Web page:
Rape and sexual assault are often seen as an exclusively woman’s problem. The reality is different, and sometimes male victims, on account of this wrong perception, are shut out of needed support. Wearing the cloak of a taboo subject, male victims of rape find themselves totally denied of societal emparthy.
Male victims of rape who spoke with HumAngle acknowledge that the idea of men and boys as the victims of sexual violence is a hard conversation to have. Assumptions emerge around sexuality, perceptions of strength, and whether men and boys can be victims at all.
Women and girls are usually touted as the victims of such horrors while men and boys are considered as the perpetrators. In Nigerian culture, many believe that women are weak and men are strong, which, flowing from that logic, makes the rape of women and girls a more believable contemplation.
Statistics show that women and girls are certainly more at risk, and further show that men are at risk too although they are less inclined to report their stories. HumAngle findings show that most male respondents were concerned about being perceived as effeminate.
A victim, Ogar Okon, emphasized this during his interview. He was assaulted by his uncle. He noted that fear kept him from telling anyone what happened.
He said, “While I was growing up, my uncle came to watch me. I think I was about four or five years old. My mom was a teacher and being that he is an uncle, my mom had so much confidence that her younger brother could look after her kids when she’s away.
“At some point he brought out his private organ and called my name, telling me to eat his lollipop and that I should come suck it for him. And being an innocent child, what did I know at this point?
“I did and for him it was pleasure, but for me, I did not know what I was doing. I have not been able to talk to anybody about it. I did not have the courage to say it out. I felt like I was forced to do something that ordinarily I would not think of to do,” he said.
Okon also revealed that the incident strained his relationship with his uncle as he lost his confidence. Although the uncle is now dead, Okon is burdened by memories of the experiences.
Available data show that in Nigeria, the experience of Okon was not peculiar. The United Nations International Children’s Fund (UNICEF) reported in 2015 that one in four girls and one in 10 boys in Nigeria have experienced sexual violence.
In Port Hartcourt, South-South Nigeria Statistics released a study surveying 1162 secondary school students about their experiences with sexual violence.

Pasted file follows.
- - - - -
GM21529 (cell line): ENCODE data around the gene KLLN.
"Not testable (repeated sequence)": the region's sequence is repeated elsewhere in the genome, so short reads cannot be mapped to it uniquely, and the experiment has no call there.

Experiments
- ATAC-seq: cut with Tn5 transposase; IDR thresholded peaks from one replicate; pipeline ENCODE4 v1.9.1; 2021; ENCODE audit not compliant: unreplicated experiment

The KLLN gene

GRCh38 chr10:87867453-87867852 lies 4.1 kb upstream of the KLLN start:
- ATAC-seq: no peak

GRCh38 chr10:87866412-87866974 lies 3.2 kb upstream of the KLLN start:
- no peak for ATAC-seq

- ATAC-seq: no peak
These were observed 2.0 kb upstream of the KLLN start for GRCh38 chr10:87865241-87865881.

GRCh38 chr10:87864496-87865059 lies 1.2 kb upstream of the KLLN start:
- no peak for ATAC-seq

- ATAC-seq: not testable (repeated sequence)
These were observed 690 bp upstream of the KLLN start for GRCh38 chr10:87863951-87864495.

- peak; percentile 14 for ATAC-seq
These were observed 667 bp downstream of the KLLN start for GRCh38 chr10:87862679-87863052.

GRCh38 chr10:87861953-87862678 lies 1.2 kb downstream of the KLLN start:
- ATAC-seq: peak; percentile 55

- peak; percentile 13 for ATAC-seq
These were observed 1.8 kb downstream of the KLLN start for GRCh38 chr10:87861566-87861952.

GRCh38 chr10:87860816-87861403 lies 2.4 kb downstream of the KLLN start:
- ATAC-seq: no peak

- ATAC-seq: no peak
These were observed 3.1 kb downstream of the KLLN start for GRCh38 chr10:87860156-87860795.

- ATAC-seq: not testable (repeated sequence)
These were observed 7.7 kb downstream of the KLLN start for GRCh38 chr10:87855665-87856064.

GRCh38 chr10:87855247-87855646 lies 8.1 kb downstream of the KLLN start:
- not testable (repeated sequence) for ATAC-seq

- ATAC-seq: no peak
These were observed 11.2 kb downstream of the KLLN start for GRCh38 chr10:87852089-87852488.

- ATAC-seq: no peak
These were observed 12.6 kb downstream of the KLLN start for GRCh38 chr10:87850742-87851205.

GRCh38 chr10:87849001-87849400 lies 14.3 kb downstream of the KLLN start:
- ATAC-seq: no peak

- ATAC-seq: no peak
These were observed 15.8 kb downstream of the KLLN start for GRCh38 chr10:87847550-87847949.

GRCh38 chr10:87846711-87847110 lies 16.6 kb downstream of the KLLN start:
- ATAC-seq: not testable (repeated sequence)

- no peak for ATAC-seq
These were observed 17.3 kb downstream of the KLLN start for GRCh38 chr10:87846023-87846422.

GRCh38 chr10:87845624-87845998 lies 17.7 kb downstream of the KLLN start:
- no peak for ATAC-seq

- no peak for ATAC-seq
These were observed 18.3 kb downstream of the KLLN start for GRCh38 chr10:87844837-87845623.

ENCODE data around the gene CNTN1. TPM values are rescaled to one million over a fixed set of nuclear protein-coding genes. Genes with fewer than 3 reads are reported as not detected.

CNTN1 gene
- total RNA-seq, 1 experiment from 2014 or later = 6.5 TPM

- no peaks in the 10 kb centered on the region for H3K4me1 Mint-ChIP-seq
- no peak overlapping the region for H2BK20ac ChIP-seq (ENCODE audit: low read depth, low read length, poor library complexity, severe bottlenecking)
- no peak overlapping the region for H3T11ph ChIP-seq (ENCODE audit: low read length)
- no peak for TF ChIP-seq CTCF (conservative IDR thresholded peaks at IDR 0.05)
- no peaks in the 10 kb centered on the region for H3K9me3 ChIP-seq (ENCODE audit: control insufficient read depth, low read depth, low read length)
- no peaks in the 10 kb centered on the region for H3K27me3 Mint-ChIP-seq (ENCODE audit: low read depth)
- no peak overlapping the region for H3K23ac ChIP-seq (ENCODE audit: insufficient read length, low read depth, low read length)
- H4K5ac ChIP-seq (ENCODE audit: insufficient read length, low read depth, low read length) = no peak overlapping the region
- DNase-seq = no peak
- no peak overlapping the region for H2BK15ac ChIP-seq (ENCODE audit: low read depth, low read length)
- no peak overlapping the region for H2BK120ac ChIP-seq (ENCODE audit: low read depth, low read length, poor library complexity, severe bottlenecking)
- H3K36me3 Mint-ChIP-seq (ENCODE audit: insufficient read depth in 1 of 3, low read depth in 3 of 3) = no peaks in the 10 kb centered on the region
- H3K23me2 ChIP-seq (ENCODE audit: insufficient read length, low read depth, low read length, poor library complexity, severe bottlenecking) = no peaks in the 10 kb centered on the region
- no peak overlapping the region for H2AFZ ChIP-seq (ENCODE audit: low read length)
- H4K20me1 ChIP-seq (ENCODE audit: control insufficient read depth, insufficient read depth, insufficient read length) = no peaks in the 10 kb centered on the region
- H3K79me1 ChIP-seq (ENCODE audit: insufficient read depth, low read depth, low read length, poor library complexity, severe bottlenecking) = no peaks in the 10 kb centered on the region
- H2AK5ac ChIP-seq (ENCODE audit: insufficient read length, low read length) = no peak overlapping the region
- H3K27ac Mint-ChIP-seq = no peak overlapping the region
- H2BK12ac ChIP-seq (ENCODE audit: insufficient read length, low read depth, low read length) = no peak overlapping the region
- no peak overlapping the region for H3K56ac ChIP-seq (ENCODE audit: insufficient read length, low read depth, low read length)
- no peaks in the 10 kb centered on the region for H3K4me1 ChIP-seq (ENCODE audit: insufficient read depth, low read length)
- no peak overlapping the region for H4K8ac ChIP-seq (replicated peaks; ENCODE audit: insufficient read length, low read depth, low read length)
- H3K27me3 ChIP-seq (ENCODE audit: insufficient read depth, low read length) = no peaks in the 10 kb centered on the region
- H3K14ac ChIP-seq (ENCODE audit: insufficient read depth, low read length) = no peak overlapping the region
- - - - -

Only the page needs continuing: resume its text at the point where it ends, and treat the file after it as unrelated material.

590 females and 572 males participated. Out of that number, 422 participants had experienced some form of sexual violence. The statistics revealed that 51.8 percent were females and 48.2 percent were males.
The assault often happened between eight to 12 years old, and 61 percent of the perpetrators were known to the victims. The data concluded that although the number of participants is not statistically significant, the rate at which males were abused was on the rise.
Victims maintain that it is difficult to talk about. Okon said there is “the stigmatization that comes with talking about rape…people get scared. I do not want to be known as a rape victim, as a weak man. It really takes courage for you to tell someone that.”
The World Health Organization and Federal Bureau of Investigation (United States) both classify rape as involving penetration. Nigerian law had named rape as something that is perpetrated by a man against a woman, involving penetrative force.
The issue appears to boil down to perceptions around what constitutes rape and if men and boys can be raped. This is even reflected in media coverage. Content analysis of male sexual assault and rape coverage refers to the crime as sodomy, molestation, or even “making love,” rather than rape.
Victims told HumAngle that the lack of public support reinforces the culture of silence. When asked how they deal with the resulting issues, they explained that they talk to the male friends they can trust.
However, sharing with their male friends is more comfortable if they were assaulted by women. That way, it is easier to appear more masculine because male victims are made to see themselves as “lucky” if they are sexually preyed on, especially by older women.
This culture of silence is reflective in Nigeria’s policy, or lack thereof, when it comes to protecting men and boys. Victims blame the limitations of the law in defining male rape.
HumAngle reports that in 2019, a bill seeking to remove gender restrictions for rape cases passed for a second reading at the senate. It was sponsored by Oluremi Tinubu, senator representing Lagos central.
Speaking before the Senate, Tinubu said, “there are incidents of non-consensual sex perpetrated against the male gender,” and described the code’s definition of rape as something that happens to women as “grievous.”
While victims are skeptical that it will be passed into law, they maintain that it is a good starting point to rally public support around fighting male rape.
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